Sixteen seats went to candidates who stood on independent lists
A Tunisian flag is seen in front of the electoral campaign poster of the Islamist Ennahda party in Ben Arous, a suburn of Tunis. The party's moderate Islamists have won 89 of the 217 seats in Tunisia's new constituent assembly, according to definitive official results released. © Lionel Bonaventure - AFP/File
Sixteen seats went to candidates who stood on independent lists
AFP
Last updated: November 14, 2011

Tunisia Islamists win 89 of 217 assembly seats

The moderate Islamists of the Ennahda party have won 89 of the 217 seats in Tunisia's new constituent assembly, according to definitive official results released on Monday.

The runners up in the first free elections in the north African country were the left-wing Congress for the Republic (CPR; 29 seats) and the Popular Petition (26 seats).

The turnout was 54.1 percent, according to the electoral commission, which specified that about four million of the 7.6 million registered voters cast their ballots in the election on October 23.

The left-wing Ettakatol won 20 seats, the Progressist Democratic Party took 16 and the Democratic Modernist Pole took five.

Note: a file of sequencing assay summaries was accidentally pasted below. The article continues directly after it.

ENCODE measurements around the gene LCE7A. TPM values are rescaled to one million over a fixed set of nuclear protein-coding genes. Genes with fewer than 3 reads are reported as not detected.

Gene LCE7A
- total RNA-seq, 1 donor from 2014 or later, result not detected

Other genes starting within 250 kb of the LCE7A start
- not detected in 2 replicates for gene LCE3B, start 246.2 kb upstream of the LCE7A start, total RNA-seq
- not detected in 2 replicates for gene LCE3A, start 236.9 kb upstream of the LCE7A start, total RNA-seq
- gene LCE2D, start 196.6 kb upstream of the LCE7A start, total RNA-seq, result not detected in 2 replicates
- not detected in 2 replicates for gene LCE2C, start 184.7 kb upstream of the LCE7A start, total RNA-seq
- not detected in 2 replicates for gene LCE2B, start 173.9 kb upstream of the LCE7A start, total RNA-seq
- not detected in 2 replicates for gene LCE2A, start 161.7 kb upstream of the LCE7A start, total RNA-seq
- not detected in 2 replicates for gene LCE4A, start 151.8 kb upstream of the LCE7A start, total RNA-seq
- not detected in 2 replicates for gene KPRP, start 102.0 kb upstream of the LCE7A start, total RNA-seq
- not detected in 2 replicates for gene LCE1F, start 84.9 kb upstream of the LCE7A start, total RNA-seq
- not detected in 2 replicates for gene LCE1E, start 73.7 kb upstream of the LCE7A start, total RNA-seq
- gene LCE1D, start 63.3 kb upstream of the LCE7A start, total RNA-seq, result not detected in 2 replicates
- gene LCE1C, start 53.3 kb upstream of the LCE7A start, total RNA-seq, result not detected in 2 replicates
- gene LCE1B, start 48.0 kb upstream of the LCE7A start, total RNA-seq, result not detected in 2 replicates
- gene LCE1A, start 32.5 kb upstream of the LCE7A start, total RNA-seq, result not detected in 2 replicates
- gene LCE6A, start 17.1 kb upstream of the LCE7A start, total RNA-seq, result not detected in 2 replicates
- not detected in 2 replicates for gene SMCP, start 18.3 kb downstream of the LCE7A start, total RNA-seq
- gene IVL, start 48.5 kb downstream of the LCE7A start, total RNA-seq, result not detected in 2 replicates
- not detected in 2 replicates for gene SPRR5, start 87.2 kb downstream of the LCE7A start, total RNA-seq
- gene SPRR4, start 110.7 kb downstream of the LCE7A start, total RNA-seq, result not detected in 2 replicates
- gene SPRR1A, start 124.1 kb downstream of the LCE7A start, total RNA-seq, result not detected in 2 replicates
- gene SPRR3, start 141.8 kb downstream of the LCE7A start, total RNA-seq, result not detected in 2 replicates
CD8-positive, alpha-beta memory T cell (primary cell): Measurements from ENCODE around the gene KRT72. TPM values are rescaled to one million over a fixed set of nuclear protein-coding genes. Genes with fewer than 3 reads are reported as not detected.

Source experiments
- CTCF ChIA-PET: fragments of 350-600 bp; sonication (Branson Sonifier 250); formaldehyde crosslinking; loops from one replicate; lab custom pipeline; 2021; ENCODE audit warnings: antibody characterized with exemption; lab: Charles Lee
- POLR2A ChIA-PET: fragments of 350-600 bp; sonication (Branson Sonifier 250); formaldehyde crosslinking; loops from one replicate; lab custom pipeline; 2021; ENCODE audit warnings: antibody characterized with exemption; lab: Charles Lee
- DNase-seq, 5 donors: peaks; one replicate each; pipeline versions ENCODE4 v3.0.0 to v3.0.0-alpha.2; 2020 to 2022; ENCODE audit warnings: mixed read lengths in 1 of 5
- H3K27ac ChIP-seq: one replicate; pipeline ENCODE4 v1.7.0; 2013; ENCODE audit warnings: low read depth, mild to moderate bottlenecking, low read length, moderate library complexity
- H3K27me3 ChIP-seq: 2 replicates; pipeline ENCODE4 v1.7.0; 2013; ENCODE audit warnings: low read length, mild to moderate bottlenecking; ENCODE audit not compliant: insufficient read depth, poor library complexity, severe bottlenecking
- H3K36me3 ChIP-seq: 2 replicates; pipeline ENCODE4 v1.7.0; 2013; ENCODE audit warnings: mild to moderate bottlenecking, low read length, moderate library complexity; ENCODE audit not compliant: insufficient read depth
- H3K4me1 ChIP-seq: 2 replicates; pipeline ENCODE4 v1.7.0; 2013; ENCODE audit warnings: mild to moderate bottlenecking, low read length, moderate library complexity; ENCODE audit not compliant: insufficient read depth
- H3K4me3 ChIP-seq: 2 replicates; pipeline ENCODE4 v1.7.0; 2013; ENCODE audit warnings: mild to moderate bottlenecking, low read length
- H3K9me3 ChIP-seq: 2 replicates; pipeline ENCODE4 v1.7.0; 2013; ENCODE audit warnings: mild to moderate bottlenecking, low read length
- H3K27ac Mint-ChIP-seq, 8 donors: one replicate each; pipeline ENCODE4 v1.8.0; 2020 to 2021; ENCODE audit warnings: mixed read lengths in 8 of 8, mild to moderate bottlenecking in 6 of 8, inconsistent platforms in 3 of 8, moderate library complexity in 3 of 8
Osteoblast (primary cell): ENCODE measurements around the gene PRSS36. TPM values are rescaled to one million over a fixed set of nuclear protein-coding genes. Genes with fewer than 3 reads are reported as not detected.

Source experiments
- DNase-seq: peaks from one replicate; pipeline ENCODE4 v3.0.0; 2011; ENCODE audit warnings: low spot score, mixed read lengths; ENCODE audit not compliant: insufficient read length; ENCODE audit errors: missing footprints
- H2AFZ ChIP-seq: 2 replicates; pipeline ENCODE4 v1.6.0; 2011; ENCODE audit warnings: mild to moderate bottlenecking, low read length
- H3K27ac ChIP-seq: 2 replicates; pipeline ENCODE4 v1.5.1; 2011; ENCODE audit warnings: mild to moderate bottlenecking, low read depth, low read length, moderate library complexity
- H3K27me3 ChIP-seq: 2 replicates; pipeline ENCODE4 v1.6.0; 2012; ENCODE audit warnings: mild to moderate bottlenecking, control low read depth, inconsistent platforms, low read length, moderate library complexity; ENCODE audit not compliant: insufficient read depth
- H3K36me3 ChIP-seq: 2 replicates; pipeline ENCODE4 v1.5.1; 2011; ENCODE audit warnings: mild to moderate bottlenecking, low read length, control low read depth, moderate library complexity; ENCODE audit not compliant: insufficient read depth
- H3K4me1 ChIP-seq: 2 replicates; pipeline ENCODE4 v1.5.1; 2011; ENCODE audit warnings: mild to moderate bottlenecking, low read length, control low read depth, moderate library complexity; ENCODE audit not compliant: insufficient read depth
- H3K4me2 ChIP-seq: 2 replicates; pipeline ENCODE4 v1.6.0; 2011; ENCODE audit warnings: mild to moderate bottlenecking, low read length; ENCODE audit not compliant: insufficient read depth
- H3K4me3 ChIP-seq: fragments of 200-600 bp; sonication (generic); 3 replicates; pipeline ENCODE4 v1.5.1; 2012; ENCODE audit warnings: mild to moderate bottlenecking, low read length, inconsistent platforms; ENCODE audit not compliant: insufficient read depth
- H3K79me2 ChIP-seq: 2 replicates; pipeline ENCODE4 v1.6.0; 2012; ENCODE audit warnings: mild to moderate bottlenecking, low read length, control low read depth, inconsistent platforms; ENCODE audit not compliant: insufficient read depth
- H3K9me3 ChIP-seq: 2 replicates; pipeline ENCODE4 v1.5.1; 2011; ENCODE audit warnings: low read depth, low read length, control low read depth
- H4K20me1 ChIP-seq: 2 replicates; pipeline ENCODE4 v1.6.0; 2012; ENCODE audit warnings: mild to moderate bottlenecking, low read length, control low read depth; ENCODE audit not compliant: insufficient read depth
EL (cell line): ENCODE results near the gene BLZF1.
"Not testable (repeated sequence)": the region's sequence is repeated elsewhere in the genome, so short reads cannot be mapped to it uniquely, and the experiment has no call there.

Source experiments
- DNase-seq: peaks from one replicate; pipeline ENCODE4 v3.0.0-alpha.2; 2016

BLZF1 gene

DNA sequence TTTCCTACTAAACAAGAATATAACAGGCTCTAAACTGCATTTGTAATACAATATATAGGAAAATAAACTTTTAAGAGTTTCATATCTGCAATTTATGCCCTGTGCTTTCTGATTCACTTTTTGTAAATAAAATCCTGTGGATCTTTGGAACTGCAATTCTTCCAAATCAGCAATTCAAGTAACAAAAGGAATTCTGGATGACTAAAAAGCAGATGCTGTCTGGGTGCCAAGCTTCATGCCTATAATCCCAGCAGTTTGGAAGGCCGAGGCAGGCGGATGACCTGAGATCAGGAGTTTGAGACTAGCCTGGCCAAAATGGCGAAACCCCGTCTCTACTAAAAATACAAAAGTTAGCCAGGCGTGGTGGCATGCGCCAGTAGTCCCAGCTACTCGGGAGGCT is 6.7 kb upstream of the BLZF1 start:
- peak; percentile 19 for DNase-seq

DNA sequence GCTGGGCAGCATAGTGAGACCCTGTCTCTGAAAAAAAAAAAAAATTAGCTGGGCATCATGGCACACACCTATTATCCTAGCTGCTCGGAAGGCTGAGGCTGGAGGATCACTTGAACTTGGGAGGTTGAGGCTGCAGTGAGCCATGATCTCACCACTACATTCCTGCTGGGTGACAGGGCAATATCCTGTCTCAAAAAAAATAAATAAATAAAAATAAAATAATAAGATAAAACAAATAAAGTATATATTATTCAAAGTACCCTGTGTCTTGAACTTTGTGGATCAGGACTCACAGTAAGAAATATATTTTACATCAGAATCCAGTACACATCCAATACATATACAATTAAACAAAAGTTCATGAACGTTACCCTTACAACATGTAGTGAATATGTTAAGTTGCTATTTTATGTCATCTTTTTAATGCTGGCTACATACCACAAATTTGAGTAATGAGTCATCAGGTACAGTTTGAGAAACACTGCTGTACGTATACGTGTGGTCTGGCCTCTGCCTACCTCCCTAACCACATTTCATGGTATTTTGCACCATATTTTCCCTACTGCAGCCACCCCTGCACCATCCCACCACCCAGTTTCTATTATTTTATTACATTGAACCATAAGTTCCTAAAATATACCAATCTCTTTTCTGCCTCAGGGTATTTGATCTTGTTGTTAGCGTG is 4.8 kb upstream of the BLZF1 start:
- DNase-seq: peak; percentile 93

Some of the remaining seats went to very small parties, including the Communists who won three, while 16 seats went to candidates who stood on independent lists.

The new constituent assembly will meet for the first time on November 22 in the premises of the old parliament building in Tunis.

The body's task is to draw up a new constitution, after the ouster last January 14 of dictator Zine El Abidine Ben Ali, who had ruled Tunisia for 23 years.

The assembly will also form a new executive branch of power and can legislate until general elections are held.

Ennahda has already put forward its deputy leader Hamadi Jebali for the post of prime minister, while discussions are in hand among the Islamists, the CPR and Ettakol for the choices of head of state and speaker of the constituent assembly.

Interim President Fouad Mebazaa and the provisional government led by Beji Caïd Essebsi, formed a month and a half after the fall of Ben Ali, will remain in charge until a new team is ready to take over.

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